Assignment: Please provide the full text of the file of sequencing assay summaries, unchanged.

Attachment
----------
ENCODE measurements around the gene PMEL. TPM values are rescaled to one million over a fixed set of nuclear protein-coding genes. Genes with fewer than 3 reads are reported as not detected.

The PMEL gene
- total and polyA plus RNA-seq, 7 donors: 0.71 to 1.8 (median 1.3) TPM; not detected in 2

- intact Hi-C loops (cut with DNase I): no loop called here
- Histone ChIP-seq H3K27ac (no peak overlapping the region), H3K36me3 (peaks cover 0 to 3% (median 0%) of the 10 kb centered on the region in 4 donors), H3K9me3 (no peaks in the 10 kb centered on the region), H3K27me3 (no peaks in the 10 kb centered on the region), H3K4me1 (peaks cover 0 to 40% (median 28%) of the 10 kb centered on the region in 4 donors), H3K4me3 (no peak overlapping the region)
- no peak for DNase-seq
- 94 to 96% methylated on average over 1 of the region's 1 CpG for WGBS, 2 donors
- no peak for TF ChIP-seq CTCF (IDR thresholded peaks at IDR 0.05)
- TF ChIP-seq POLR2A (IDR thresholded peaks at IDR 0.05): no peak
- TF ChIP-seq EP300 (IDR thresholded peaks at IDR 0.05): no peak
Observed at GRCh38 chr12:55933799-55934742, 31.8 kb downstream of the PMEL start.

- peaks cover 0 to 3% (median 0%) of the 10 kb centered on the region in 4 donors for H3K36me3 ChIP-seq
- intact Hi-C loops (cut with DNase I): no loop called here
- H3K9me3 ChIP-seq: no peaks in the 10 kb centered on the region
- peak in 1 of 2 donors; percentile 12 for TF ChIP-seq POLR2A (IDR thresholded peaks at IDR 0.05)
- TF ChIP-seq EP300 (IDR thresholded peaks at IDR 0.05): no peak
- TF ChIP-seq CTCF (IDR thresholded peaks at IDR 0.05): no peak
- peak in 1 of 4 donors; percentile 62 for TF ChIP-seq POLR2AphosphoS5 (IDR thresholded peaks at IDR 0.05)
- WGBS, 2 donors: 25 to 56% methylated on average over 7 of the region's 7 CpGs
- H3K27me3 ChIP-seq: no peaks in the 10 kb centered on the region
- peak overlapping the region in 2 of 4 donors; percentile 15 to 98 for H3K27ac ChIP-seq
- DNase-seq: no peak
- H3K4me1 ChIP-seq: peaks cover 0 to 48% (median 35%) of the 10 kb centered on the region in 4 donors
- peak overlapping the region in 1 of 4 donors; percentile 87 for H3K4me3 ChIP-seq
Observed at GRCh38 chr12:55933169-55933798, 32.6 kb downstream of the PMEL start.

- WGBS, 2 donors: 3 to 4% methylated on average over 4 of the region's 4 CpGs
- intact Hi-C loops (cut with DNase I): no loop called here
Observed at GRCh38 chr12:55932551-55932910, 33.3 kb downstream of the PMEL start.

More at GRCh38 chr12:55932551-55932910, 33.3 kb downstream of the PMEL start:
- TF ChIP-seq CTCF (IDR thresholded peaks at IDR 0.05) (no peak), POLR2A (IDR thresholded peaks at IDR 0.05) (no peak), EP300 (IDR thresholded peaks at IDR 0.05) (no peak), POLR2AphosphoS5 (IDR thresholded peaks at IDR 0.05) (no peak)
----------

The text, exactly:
ENCODE measurements around the gene PMEL. TPM values are rescaled to one million over a fixed set of nuclear protein-coding genes. Genes with fewer than 3 reads are reported as not detected.

The PMEL gene
- total and polyA plus RNA-seq, 7 donors: 0.71 to 1.8 (median 1.3) TPM; not detected in 2

- intact Hi-C loops (cut with DNase I): no loop called here
- Histone ChIP-seq H3K27ac (no peak overlapping the region), H3K36me3 (peaks cover 0 to 3% (median 0%) of the 10 kb centered on the region in 4 donors), H3K9me3 (no peaks in the 10 kb centered on the region), H3K27me3 (no peaks in the 10 kb centered on the region), H3K4me1 (peaks cover 0 to 40% (median 28%) of the 10 kb centered on the region in 4 donors), H3K4me3 (no peak overlapping the region)
- no peak for DNase-seq
- 94 to 96% methylated on average over 1 of the region's 1 CpG for WGBS, 2 donors
- no peak for TF ChIP-seq CTCF (IDR thresholded peaks at IDR 0.05)
- TF ChIP-seq POLR2A (IDR thresholded peaks at IDR 0.05): no peak
- TF ChIP-seq EP300 (IDR thresholded peaks at IDR 0.05): no peak
Observed at GRCh38 chr12:55933799-55934742, 31.8 kb downstream of the PMEL start.

- peaks cover 0 to 3% (median 0%) of the 10 kb centered on the region in 4 donors for H3K36me3 ChIP-seq
- intact Hi-C loops (cut with DNase I): no loop called here
- H3K9me3 ChIP-seq: no peaks in the 10 kb centered on the region
- peak in 1 of 2 donors; percentile 12 for TF ChIP-seq POLR2A (IDR thresholded peaks at IDR 0.05)
- TF ChIP-seq EP300 (IDR thresholded peaks at IDR 0.05): no peak
- TF ChIP-seq CTCF (IDR thresholded peaks at IDR 0.05): no peak
- peak in 1 of 4 donors; percentile 62 for TF ChIP-seq POLR2AphosphoS5 (IDR thresholded peaks at IDR 0.05)
- WGBS, 2 donors: 25 to 56% methylated on average over 7 of the region's 7 CpGs
- H3K27me3 ChIP-seq: no peaks in the 10 kb centered on the region
- peak overlapping the region in 2 of 4 donors; percentile 15 to 98 for H3K27ac ChIP-seq
- DNase-seq: no peak
- H3K4me1 ChIP-seq: peaks cover 0 to 48% (median 35%) of the 10 kb centered on the region in 4 donors
- peak overlapping the region in 1 of 4 donors; percentile 87 for H3K4me3 ChIP-seq
Observed at GRCh38 chr12:55933169-55933798, 32.6 kb downstream of the PMEL start.

- WGBS, 2 donors: 3 to 4% methylated on average over 4 of the region's 4 CpGs
- intact Hi-C loops (cut with DNase I): no loop called here
Observed at GRCh38 chr12:55932551-55932910, 33.3 kb downstream of the PMEL start.

More at GRCh38 chr12:55932551-55932910, 33.3 kb downstream of the PMEL start:
- TF ChIP-seq CTCF (IDR thresholded peaks at IDR 0.05) (no peak), POLR2A (IDR thresholded peaks at IDR 0.05) (no peak), EP300 (IDR thresholded peaks at IDR 0.05) (no peak), POLR2AphosphoS5 (IDR thresholded peaks at IDR 0.05) (no peak)